In Greek mythology, hes: Better known as Horkos, the son of strife-goddess Eris (whod make a great GoW villain all on her own). Sometimes depicted as physically weak or disabled, hes an associate of the Furies, and the personification of oaths and (more specifically) of the punishment that befalls those who break them.

But in God of War, hes: The sickly, skinny son of the Fury Tisiphone and Ares, whos covered with huge lumps of amber into which sinners are inserted? Thats kind of weird. His weak appearance is consistent with mythology, but he seems to have a change of heart about Kratos oath-breaking, which is a little inconsistent with his role as the personification of punishment for oath-breakers.

The Oracle of Delphi

In Greek mythology, shes: A priestess, also called the Pythia, who allegedly inhaled toxic fumes to channel the sun-god Apollo and deliver prophecies to those who came looking for guidance. She factors pretty heavily into a lot of Greek myths, particularly stories about people who get negative prophecies and then try to prevent them, leading to disastrous consequences. (We kind of have to wonder how many of those myths were actually underwritten by the temple at Delphi.)

But in God of War, shes: In possession of an amulet that can alter the flow of time, and also held captive by her corrupt prophet, Castor. Otherwise, her depiction in God of War: Ascension seems relatively well-researched, right down to the toxic fumes, the bureaucratic process for asking questions of the Oracle, and the pythons that were the temples symbol (hence all those giant mechanical snakes in the game).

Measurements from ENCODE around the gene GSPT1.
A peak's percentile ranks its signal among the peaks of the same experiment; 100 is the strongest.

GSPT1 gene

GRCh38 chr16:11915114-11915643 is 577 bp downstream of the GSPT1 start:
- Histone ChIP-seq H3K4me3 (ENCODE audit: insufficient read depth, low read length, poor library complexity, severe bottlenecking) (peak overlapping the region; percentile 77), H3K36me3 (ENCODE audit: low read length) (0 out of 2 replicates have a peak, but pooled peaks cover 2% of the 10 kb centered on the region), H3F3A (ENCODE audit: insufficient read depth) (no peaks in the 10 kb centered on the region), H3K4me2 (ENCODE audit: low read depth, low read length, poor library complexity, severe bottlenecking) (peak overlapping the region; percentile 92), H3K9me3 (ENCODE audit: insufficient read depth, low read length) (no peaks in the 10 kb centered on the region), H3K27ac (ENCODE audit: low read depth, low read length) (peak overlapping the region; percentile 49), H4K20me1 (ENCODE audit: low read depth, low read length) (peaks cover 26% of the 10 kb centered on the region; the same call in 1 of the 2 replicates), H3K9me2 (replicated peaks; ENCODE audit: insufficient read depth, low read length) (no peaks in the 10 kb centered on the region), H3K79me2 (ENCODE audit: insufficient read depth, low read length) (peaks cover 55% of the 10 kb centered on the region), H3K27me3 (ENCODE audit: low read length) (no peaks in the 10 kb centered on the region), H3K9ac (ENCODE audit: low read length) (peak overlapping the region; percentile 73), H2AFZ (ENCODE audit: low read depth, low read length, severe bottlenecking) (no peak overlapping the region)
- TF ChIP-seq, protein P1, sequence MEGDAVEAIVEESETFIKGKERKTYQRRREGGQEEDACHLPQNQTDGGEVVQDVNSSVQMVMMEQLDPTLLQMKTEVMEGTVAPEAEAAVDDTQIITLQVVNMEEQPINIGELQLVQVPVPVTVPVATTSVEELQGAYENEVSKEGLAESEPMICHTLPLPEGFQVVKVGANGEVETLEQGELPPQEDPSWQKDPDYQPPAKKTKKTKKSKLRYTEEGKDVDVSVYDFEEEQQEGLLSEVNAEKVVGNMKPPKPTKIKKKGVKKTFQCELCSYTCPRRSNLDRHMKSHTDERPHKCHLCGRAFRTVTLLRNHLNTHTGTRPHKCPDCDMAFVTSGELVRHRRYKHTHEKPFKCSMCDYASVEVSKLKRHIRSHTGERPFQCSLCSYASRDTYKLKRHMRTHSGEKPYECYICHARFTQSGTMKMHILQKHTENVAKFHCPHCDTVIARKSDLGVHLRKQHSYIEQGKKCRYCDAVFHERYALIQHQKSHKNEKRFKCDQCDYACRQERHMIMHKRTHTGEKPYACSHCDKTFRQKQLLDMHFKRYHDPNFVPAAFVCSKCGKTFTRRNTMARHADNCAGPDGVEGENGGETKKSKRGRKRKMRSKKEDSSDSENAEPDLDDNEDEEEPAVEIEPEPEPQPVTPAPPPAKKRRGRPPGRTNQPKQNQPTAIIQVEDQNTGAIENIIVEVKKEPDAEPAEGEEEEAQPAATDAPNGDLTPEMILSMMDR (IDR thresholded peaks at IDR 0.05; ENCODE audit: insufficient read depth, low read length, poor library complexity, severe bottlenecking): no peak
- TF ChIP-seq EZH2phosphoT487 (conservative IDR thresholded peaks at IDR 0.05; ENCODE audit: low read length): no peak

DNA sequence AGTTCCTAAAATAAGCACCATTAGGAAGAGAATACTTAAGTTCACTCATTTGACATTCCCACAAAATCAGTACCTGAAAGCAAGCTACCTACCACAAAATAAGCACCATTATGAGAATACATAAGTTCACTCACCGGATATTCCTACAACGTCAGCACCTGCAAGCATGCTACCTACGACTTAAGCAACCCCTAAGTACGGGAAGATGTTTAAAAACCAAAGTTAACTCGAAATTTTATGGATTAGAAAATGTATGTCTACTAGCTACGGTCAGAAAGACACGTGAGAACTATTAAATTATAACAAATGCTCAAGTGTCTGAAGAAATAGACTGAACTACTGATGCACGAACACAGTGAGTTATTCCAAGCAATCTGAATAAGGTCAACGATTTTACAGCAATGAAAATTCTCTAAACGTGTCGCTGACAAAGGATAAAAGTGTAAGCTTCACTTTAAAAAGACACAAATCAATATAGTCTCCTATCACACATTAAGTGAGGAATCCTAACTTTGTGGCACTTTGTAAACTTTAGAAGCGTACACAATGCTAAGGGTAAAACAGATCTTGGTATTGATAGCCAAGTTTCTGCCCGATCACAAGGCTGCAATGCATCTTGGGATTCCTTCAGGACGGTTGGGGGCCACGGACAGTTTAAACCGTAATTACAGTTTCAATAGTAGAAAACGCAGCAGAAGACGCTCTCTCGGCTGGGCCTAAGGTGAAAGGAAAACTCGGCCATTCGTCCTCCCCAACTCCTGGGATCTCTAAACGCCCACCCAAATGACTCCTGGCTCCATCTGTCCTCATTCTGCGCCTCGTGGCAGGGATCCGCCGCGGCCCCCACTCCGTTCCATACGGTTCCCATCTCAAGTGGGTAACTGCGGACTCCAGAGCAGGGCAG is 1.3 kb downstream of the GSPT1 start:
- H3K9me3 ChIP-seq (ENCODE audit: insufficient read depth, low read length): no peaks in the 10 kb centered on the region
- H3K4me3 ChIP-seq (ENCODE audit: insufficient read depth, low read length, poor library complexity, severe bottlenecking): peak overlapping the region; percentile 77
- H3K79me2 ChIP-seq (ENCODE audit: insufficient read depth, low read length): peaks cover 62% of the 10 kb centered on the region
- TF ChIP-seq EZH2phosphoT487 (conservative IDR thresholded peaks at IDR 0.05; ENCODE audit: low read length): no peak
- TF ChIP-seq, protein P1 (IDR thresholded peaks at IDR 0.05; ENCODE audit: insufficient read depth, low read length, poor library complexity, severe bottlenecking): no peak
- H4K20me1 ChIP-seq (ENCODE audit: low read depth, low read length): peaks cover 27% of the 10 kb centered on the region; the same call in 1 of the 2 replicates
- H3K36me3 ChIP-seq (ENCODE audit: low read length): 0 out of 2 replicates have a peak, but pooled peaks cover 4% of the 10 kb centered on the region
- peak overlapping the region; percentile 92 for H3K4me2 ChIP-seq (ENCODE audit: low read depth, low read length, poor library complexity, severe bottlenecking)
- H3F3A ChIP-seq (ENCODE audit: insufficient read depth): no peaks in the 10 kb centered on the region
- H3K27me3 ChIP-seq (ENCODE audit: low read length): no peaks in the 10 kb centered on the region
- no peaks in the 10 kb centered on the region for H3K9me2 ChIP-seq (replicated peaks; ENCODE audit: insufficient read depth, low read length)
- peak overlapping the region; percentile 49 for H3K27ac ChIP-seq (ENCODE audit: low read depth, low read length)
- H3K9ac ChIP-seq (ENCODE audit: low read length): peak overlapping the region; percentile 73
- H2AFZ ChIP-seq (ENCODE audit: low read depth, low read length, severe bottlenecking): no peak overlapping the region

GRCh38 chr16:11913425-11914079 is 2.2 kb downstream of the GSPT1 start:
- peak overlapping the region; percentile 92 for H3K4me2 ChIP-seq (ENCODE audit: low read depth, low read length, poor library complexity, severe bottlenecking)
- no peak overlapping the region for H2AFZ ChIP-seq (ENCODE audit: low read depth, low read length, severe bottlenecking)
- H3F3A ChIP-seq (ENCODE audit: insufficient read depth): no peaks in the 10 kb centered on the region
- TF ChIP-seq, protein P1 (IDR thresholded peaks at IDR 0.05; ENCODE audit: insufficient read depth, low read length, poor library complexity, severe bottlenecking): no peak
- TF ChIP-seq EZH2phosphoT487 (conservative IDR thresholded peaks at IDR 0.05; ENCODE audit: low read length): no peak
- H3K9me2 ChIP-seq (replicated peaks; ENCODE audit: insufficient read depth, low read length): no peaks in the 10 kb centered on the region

Castor and Pollux

In Greek mythology, theyre: Twin brothers, or possibly twin half-brothers, at least one of whom hatched from an egg after their human mother, Leda, was seduced by Zeus in the form of a swan. Despite their weird parentage, they were generally regarded as great guys who liked to help people, and were granted immortality as the constellation Gemini.

But in God of War, theyre: A huge, conniving false prophet whos set himself up as lord and master of Delphi, enslaving its priests and keeping the Oracle herself hostage; and his stunted conjoined twin, whos apparently the real brains of the operation. Both are evil as all hell, and their only real relation to the mythological twins seems to be their names. Pity; they probably would have gotten along great with Kratos for five minutes until he got bored and smashed their skulls together like conjoined melons.


In Greek mythology, theyre: Mischievous, naked elf-like creatures with horse tails, goat ears, and sometimes huge goat dongs. The Roman versions are a little closer to the ones were more familiar with, which tend to have goat legs and little horns. Both varieties were known for sexual aggression, but in general they dont seem to have been regarded as bad guys.